When Kristi moved to Southern California in 2011, she joined CARDA with her wife, Trish, before finding a dog. They had been in negotiations with a breeder for a dog, when they came across Raezor and her story of being returned to the shelter. They got her with the idea of giving her some obedience training before finding him a new home, and it never occurred to them to keep her. Trish and Kristi already had two dogs.
During this time, after Raezor had been with them for only a couple of weeks, they were called on a “private hire” search by the family of a missing person in the Fort Bragg area of Northern California. Raezor was only 16 weeks old, and instead of leaving him in the truck, they let him tag along. “We were walking down some railroad tracks, and the dogs would go out into the clearings and search,” remembers Kristi. “After a couple of times of the dogs going out, she started to go with them, pretty soon, taking the point in the search.” They traveled nine miles the first day and seven the second, and by the time they had concluded their search, “Raezor was doing fantastic work, showing a real aptitude for search and rescue.”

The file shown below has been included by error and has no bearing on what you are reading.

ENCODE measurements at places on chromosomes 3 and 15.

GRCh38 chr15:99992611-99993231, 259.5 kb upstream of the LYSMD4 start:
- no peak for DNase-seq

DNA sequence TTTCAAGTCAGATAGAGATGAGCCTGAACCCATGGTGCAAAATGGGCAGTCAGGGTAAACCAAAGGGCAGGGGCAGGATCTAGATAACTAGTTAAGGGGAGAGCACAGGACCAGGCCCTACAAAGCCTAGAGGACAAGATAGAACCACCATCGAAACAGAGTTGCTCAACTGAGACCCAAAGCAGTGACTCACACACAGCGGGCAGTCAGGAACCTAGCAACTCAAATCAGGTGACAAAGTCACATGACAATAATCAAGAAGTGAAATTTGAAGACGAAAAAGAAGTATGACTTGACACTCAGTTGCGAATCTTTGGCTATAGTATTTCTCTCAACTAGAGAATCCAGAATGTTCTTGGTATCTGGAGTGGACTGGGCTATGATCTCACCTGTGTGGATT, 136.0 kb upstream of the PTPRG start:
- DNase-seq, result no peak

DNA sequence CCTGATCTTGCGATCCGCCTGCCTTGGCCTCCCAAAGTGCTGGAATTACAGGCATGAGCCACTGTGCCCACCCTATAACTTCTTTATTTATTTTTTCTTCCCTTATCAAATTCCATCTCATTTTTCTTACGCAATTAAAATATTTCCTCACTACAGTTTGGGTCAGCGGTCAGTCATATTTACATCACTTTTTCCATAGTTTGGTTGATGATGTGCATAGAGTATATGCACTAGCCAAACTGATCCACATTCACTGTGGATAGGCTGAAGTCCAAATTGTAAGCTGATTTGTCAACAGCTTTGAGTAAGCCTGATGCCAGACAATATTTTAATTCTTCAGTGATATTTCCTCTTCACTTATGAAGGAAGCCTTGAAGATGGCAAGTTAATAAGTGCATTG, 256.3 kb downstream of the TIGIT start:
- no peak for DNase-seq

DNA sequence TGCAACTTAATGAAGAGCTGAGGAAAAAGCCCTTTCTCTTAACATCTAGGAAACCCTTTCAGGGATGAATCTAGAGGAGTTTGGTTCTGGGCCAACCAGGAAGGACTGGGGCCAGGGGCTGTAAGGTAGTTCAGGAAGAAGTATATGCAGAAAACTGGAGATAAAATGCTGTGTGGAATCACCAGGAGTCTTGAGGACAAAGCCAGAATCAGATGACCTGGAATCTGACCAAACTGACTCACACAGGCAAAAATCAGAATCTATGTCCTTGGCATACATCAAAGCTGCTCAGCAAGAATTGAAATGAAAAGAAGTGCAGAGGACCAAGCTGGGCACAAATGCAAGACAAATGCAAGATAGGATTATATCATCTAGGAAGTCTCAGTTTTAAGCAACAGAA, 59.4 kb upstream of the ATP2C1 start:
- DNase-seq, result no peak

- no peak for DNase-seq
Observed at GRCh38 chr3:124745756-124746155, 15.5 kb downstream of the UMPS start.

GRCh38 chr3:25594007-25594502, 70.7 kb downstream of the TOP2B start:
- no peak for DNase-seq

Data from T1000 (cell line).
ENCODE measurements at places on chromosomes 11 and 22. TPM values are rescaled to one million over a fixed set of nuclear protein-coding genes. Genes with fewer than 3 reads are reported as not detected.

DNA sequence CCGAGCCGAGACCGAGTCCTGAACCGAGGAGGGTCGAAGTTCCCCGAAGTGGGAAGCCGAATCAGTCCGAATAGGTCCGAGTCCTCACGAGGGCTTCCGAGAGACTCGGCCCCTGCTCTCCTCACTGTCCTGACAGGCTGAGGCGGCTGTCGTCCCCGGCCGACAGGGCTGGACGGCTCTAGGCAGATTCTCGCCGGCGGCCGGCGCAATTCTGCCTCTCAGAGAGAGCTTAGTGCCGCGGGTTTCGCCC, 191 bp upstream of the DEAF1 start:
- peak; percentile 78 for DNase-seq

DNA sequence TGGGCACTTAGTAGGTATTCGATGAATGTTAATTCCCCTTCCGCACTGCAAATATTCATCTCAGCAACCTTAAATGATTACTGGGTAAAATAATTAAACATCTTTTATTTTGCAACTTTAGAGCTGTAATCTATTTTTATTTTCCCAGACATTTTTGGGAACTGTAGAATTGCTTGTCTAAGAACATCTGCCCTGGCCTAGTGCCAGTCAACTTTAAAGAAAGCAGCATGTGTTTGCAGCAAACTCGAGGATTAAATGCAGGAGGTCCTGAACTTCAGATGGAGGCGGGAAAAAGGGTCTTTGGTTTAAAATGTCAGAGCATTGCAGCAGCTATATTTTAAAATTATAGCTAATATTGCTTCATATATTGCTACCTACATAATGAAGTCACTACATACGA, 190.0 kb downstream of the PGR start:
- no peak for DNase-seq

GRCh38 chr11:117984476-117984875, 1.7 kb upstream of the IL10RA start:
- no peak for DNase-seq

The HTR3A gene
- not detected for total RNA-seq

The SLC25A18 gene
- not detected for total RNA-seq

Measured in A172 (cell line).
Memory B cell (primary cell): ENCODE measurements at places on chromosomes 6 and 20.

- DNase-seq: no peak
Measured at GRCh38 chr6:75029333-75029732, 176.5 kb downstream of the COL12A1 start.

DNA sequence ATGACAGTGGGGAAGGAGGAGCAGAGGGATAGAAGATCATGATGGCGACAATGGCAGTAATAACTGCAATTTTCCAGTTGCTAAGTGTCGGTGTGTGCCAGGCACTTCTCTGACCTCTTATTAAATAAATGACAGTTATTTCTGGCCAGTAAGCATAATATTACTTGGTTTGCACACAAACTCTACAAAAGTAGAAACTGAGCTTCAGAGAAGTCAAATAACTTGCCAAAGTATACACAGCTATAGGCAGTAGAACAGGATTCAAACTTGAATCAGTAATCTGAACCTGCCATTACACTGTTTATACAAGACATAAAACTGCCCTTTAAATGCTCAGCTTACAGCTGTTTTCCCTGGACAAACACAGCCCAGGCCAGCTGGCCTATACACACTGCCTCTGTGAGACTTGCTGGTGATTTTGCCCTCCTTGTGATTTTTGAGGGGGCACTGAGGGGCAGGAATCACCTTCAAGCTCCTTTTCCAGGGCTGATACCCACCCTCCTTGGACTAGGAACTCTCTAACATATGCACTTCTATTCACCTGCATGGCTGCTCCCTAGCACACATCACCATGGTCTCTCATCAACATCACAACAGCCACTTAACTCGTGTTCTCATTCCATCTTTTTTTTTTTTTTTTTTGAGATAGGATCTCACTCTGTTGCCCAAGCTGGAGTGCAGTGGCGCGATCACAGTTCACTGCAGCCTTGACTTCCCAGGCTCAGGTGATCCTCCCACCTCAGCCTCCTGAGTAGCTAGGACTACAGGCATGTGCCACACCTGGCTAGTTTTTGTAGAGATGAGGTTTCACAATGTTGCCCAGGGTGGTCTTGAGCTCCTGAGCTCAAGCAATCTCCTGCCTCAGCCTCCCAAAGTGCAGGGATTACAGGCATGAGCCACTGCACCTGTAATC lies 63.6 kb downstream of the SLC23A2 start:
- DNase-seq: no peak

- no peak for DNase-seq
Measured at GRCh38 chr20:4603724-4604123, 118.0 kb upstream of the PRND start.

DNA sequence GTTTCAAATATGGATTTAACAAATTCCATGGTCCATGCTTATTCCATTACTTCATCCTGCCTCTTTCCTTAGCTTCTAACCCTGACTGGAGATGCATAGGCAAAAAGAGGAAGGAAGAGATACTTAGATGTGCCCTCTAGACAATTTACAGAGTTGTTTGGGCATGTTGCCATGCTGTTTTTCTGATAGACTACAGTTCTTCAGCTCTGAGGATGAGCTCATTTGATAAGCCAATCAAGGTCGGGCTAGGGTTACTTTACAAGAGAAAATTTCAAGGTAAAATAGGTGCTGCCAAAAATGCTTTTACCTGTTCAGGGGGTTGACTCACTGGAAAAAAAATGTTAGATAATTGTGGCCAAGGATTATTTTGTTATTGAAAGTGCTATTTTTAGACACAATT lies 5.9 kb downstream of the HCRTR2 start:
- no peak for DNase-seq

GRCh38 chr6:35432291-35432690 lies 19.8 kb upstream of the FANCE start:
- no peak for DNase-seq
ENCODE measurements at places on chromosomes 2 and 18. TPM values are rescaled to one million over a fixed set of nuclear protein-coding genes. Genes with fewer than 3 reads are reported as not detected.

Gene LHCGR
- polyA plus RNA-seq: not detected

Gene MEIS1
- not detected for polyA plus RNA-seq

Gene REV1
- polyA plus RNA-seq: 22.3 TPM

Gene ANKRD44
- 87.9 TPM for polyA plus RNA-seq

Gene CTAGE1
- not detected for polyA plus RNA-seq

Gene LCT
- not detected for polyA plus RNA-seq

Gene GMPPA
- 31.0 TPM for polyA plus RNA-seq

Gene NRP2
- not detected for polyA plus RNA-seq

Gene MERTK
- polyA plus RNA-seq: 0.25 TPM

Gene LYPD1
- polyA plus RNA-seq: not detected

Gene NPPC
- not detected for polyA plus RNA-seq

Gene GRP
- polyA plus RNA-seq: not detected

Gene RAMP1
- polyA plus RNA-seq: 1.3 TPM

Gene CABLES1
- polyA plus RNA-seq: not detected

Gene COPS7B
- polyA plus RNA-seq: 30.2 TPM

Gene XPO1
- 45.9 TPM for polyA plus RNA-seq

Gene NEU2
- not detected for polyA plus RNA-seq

They began training her immediately. “We started working at night,” she explains. “So the dog relies less on his eyes and more on his nose.” They started with runaways, where they would take turns at hiding and letting Raezor find them. “We made a big deal about running away with her favorite toy, and then we let her lose and say, ‘go find.’” When they make a find, they get rewarded with a “massive puppy party.” Now, the term “go find” applies to anyone, anywhere.
Their most memorable search was before Raezor was mission ready, so she wasn’t officially a search and rescue dog yet. There was a car crash on the Feather River and the 70 in Northern California, and three people had died. First responders had found two of the bodies, and search and rescue was called in to locate the third. It was quickly found by another dog, so Kristi and Raezor headed for home, stopping at a restaurant for dinner before the long drive home. While there, they met the mother and grandmother of one of the crash victims.
“They asked to see the dogs,” explained Krisit. “And the mother was able to talk about her son. Her son loved dogs. Raezor was melting into her.” After a long reflective pause, Kristi continued: “That’s a story that always sticks in my head. It’s a sad story, but it was wonderful to see that Raezor played an instrumental part in helping the family deal with their loss.” Though she didn’t even complete a search that day, Raezor was still able to give what she could back to the community.
Editors Note: A version of this article first appeared in the January 2015 print issue of American Survival Guide.